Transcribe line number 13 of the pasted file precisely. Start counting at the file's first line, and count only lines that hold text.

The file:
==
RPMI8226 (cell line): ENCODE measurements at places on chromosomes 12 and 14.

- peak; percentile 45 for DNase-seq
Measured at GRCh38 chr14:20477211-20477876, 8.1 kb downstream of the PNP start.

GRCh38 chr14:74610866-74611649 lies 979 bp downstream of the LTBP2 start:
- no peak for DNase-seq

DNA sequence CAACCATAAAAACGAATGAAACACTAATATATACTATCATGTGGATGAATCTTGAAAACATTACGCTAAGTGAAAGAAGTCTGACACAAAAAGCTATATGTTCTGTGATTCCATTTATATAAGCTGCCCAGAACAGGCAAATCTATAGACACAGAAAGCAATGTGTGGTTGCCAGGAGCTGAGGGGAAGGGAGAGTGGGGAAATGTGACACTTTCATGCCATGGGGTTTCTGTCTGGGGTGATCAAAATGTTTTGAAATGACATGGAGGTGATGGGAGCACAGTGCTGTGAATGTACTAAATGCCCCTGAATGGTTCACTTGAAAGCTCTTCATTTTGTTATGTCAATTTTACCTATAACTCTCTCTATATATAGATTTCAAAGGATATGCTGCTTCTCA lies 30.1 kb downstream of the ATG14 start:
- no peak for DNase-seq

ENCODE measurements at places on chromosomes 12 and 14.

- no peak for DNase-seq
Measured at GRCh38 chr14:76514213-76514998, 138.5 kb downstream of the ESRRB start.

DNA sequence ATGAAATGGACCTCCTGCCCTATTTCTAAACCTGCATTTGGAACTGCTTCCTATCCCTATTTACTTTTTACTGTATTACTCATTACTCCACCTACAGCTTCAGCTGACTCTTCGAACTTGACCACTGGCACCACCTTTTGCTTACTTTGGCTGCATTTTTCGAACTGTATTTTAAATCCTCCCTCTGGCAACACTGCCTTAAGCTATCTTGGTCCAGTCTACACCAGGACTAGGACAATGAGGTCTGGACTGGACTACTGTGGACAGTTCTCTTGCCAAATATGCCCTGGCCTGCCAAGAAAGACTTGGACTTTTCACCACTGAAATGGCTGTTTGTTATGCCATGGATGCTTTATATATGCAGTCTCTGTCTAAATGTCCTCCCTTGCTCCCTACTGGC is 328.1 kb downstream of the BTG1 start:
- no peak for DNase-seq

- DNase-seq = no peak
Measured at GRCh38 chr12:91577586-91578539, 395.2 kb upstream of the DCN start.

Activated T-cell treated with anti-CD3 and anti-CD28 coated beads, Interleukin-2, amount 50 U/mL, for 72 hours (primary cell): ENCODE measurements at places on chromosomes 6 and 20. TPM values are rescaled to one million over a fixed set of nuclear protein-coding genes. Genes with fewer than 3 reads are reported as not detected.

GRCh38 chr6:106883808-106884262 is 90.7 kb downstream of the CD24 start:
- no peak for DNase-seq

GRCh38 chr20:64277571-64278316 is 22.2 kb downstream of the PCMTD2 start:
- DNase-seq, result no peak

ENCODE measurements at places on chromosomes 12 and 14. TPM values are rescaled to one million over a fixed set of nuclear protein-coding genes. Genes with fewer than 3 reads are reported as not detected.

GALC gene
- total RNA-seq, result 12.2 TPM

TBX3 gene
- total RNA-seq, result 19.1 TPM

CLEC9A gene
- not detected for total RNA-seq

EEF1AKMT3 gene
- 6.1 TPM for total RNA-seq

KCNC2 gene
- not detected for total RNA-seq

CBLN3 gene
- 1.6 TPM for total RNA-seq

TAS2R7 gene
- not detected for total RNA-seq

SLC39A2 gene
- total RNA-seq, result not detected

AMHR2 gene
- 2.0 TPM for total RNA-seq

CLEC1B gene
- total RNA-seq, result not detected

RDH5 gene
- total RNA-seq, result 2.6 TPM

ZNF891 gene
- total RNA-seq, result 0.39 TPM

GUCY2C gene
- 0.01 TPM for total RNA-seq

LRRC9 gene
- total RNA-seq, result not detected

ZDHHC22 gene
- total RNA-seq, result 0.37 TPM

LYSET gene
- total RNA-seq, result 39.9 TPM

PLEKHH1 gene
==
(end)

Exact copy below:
- DNase-seq = no peak